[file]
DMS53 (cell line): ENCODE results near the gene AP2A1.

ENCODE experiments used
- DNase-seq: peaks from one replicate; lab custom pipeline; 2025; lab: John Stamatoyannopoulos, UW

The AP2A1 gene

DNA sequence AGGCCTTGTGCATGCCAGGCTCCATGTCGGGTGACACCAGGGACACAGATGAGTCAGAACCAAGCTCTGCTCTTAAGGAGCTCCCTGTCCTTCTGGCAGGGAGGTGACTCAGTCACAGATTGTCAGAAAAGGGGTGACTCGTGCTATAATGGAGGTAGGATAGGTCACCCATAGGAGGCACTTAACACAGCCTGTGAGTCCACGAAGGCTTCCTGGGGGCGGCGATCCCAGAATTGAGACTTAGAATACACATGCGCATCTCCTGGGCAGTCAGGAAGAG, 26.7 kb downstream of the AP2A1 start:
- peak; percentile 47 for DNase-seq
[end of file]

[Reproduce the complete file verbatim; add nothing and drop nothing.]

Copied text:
DMS53 (cell line): ENCODE results near the gene AP2A1.

ENCODE experiments used
- DNase-seq: peaks from one replicate; lab custom pipeline; 2025; lab: John Stamatoyannopoulos, UW

The AP2A1 gene

DNA sequence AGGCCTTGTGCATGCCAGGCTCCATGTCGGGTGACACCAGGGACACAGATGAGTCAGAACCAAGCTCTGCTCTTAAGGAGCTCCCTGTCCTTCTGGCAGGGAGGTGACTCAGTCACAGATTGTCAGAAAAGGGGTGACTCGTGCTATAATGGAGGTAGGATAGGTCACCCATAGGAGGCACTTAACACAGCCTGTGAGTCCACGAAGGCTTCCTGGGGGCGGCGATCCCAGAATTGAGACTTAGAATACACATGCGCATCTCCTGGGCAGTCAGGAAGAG, 26.7 kb downstream of the AP2A1 start:
- peak; percentile 47 for DNase-seq